A major NSW public sector fund has successfully sought amendments from Treasury to its trust deed, which will prevent its accumulation section being sold or amalgamated with any other fund, except by the passage of new legislation.
The $6 billion Local Government Super (LGS) was granted the amendments on March 3, the day before the incumbent Labor Government entered caretaker mode in the lead-up to next week’s election.
A spokesman for NSW Treasurer, Eric Roozendaal, said: “The NSW Treasurer [has] agreed to administrative amendments of the Local Government Superannuation Scheme Trust Deed. The Trust Deed is the umbrella document applying to all LGSS schemes.
The amendments removed the need for Ministerial approval for future Trust Deed amendments associated with Pool A (the accumulation division).
The Treasurer still retains control over Board remuneration and amendments to Pool B (the defined benefits division).
These amendments are administrative in nature and allow LGSS greater control over certain aspects of its business, whilst maintaining an appropriate level of state government oversight.”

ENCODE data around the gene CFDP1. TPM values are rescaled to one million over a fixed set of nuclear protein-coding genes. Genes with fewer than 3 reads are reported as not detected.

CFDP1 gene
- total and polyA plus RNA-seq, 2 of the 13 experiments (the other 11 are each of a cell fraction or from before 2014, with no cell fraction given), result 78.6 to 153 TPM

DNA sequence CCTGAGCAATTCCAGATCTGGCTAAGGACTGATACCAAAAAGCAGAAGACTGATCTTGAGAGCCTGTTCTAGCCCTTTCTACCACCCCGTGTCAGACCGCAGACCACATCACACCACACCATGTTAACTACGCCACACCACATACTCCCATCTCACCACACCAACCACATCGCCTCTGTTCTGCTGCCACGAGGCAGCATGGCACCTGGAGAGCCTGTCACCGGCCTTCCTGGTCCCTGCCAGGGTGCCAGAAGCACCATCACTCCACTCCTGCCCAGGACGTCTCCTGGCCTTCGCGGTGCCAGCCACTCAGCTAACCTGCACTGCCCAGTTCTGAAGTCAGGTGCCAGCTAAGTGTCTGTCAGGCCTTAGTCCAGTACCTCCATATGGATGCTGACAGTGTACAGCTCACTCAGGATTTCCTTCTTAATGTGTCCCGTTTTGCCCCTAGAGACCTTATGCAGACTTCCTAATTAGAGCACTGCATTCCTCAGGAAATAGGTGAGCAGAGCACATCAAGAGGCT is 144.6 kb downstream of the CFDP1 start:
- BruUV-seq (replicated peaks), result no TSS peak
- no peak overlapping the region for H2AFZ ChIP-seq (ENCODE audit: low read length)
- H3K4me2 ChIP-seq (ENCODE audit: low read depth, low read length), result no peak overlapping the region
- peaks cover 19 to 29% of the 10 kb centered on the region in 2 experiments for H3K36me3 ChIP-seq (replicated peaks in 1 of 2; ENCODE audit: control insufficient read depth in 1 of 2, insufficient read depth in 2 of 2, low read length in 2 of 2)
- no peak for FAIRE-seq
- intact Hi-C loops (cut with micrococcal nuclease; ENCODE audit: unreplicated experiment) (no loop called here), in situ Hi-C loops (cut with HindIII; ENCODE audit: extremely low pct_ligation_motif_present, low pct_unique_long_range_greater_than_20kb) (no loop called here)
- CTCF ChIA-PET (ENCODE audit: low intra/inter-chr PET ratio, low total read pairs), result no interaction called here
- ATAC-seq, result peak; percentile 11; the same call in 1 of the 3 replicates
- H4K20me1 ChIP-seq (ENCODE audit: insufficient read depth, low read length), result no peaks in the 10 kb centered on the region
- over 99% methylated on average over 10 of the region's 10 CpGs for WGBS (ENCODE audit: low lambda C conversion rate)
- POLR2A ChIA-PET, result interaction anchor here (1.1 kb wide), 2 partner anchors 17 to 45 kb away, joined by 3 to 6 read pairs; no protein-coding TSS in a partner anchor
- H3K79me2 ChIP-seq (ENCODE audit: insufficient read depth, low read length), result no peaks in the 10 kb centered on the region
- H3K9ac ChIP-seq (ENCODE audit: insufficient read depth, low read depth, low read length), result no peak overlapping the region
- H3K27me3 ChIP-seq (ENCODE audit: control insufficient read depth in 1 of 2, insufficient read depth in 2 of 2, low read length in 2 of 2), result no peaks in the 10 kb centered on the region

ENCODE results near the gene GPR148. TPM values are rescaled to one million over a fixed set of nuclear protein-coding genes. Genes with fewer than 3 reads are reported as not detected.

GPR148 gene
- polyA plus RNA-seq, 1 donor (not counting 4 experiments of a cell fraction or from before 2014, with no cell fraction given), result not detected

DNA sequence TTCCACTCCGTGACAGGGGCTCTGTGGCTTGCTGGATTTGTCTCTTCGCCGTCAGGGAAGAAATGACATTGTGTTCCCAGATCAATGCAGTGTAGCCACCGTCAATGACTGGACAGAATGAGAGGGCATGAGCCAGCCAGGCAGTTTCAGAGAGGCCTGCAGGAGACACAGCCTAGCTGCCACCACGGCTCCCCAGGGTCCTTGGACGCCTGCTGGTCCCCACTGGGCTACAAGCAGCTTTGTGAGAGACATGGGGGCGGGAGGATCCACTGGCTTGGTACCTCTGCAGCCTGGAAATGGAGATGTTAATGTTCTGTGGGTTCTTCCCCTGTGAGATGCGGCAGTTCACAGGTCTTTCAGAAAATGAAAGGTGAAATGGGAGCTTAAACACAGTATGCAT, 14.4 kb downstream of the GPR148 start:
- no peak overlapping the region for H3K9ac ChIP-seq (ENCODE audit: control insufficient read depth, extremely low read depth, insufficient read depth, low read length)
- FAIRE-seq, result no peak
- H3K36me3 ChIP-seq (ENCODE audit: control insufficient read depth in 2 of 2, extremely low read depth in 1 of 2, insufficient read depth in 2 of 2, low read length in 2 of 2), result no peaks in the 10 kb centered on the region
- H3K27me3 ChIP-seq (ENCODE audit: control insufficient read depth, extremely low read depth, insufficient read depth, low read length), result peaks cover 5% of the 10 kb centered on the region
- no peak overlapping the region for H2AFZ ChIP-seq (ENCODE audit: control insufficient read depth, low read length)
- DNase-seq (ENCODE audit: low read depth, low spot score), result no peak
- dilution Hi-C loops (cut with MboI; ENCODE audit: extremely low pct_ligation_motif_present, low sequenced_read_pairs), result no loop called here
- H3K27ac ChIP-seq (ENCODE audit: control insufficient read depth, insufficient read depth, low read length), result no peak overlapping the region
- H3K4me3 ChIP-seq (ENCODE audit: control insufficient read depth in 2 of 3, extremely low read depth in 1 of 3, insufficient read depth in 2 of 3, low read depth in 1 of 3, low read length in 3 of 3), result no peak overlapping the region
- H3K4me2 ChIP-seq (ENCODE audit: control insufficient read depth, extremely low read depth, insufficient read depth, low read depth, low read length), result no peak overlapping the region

The chief executive of LGS, Peter Lambert, said the previous arrangements had been “cumbersome”, with a lengthy approval process required for even minor amendments to the trust deed. The Treasurer had to refer any amendments to the Crown Solicitor for review.
“The new arrangements will allow us to make improvements to our benefit design on an ongoing basis,” Lambert said.
Another material benefit of the changes will be that when LGS introduces a transition-to-retirement pension later this year, members of the defined benefit Pool B will no longer have to resign from the public service to access it.
It is understood the amendments are also aimed at preventing mergers or sell-offs being foisted on the LGS Super board, whose employer sponsor is the Local Government Association, and principal employer sponsor the United Services Union (formerly the Municipal Employees Union). Last year, the NSW Energy Industries Super scheme secretly proposed a merger with LGS to Treasury, only to have it rebuffed.
It is understood LGS Super is keen to maintain its strong socially responsible investment programs (which may have been threatened by an energy industry merger), as well as its network of offices outside the Sydney CBD at Newcastle, Wollongong, Lismore, Wagga Wagga and Parramatta.